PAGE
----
This doesn’t play much like a movie. It’s more a methodical presentation of events. It seems almost as clinical as the case studies Sherlock Holmes would prefer Watson write. Despite dealing with the very heart of what makes our free society work, there’s next to no emotional investment asked for by the narrative. The duo fight through cold trails to get their facts, but we don’t get any kind of personal level of narrative conflict, just the professional challenge. This is almost excusable by the fact that we as the audience know how things turned out.
The end seems very abrupt. I’d consider the story beat it concludes on to be the beginning of the third act. After a major reversal, they get back on their feet and roll up their sleeves… and then it’s over, and all their vindication comes from an epilogue told in headlines. Perhaps this decision came from realizing the movie was already reaching two and a half hours in length.
Perhaps due to the limitation of scope of the story told, there doesn’t seem to be time in those two and a half hours to really explore the gravity of just how big the conspiracy was. It’s a gut punch to learn how much of the government was in on the election interference, but then everything wraps up with all the mess of that handled off camera. This further leaves the impression that nothing really matters in this movie about uncovering very important things.
Ultimately, this story isn’t as concerned with the erosion of democracy as it is with journalistic integrity. Journalists will say that journalistic integrity is key to democracy, but in this case, the report could only be made after the damage had been done. The scheme worked, all the papers could do was refuse to let it stick. And by the narrative shown here, even that was a long shot.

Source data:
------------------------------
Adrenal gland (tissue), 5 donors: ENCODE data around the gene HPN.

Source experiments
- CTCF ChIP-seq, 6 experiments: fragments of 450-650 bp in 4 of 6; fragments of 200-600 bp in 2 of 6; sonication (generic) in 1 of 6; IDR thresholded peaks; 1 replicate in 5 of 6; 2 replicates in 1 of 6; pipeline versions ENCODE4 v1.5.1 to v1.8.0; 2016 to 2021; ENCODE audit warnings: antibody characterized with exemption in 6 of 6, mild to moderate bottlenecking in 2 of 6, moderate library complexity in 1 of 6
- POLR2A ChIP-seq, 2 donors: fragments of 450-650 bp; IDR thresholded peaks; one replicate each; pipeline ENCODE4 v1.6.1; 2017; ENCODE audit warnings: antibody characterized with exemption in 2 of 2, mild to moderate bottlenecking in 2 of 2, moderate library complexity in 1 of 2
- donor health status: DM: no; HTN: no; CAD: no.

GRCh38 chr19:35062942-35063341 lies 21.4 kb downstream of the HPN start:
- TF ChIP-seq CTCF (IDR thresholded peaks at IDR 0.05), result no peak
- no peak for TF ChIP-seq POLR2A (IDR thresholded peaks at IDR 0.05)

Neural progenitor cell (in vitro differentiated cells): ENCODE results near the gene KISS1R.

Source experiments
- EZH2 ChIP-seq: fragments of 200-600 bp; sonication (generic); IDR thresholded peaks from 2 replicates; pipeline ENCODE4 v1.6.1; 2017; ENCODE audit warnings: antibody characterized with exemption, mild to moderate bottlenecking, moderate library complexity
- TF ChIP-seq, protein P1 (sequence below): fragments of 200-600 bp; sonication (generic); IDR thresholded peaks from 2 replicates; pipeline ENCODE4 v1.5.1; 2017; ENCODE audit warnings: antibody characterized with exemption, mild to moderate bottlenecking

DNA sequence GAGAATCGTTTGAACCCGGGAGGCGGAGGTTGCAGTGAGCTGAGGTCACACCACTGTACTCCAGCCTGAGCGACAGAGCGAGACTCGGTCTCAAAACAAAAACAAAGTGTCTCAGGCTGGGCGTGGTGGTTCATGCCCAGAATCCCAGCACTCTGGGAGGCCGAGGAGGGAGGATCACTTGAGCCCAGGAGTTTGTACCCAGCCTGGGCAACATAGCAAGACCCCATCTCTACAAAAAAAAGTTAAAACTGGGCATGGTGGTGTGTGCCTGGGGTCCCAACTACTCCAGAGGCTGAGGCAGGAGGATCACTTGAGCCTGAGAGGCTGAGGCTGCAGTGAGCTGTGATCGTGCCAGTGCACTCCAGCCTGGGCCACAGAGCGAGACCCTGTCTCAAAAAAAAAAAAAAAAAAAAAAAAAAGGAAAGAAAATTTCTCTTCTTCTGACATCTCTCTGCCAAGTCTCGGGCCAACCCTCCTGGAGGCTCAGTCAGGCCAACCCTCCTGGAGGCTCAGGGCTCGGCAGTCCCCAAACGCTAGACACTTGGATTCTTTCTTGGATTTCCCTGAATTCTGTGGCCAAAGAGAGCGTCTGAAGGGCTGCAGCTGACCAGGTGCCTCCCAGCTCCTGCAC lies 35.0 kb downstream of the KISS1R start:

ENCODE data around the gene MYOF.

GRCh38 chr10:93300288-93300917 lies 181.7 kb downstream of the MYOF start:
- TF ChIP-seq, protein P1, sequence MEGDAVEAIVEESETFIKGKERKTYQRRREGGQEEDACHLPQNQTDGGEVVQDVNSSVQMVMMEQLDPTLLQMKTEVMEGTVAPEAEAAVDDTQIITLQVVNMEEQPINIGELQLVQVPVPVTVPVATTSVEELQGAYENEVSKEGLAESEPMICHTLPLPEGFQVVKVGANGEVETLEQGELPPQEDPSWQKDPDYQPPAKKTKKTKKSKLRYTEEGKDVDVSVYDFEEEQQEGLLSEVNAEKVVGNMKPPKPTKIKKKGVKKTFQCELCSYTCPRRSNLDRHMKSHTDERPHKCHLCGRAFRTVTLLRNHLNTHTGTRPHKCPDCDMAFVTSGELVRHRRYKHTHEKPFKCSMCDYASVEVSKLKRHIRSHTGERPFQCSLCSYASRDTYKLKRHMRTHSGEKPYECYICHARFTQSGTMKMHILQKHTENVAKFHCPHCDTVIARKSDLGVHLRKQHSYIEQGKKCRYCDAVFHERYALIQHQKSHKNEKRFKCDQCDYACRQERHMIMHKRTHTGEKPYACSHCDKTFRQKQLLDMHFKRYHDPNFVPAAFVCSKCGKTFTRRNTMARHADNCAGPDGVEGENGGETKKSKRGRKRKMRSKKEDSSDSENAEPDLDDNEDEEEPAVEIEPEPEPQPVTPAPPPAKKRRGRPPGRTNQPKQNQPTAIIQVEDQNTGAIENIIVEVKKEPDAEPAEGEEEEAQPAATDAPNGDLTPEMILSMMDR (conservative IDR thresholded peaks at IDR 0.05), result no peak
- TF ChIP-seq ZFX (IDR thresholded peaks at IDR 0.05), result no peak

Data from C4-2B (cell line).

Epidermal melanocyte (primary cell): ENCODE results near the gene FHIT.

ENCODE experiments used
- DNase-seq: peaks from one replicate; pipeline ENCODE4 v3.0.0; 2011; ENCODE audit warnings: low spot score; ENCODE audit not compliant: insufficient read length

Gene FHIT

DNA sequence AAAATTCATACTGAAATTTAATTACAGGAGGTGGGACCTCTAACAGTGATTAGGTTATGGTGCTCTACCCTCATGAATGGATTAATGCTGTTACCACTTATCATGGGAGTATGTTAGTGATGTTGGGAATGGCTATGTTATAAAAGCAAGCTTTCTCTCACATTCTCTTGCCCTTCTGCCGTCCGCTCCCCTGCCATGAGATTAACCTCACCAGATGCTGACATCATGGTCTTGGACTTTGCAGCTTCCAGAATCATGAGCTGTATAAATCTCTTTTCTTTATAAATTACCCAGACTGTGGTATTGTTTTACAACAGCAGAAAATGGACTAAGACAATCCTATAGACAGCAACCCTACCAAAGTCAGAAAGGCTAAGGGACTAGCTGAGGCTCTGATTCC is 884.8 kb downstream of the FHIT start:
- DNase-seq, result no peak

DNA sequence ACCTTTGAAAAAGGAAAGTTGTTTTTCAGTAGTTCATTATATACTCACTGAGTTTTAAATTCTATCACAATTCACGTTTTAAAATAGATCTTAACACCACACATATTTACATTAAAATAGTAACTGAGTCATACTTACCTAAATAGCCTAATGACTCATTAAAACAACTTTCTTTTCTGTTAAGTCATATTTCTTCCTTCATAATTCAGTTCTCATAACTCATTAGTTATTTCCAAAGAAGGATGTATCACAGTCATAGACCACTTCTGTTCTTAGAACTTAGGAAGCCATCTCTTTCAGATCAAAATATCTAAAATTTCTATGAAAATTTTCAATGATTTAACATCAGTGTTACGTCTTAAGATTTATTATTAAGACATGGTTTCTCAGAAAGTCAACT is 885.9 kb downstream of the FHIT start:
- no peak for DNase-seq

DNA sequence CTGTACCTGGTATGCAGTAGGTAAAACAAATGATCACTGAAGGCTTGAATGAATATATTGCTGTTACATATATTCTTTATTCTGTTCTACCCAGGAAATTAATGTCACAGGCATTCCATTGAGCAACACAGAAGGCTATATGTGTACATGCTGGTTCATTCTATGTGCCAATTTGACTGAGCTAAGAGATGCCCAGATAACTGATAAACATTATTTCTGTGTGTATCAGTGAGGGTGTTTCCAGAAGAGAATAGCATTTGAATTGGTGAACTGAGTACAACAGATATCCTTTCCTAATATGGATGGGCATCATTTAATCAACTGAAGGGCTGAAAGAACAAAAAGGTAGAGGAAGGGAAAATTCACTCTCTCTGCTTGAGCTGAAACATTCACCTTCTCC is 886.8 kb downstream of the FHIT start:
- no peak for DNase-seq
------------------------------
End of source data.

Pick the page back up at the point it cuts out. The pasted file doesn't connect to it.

I don’t remember how I originally came across this movie. Maybe I was looking up Robert Morley, maybe something else referenced the title, I don’t remember. But I do know that when I heard the title, I had to look it up to see if it was a real movie. And then I read the description and had to see it. And then it was not available online, so it ended up being a Christmas present. Which I am now watching.
I look forward to a globetrotting romp through culinary masterpieces, and also murder.
I always conflated this movie with Cool Worldbecause of the idea of an artist interacting with a cartoon reality. Until I reread my review of Cool World, I still thought it was also about creator and creation, but the artist only based his work on the already-existing alternate reality.
Also, this is definitely actually aimed at a PG-13 rating. And the animation is claymation, or CG pretending to be claymation, rather than Ralph Bakshi rotoscoped xeroxes. Continue reading →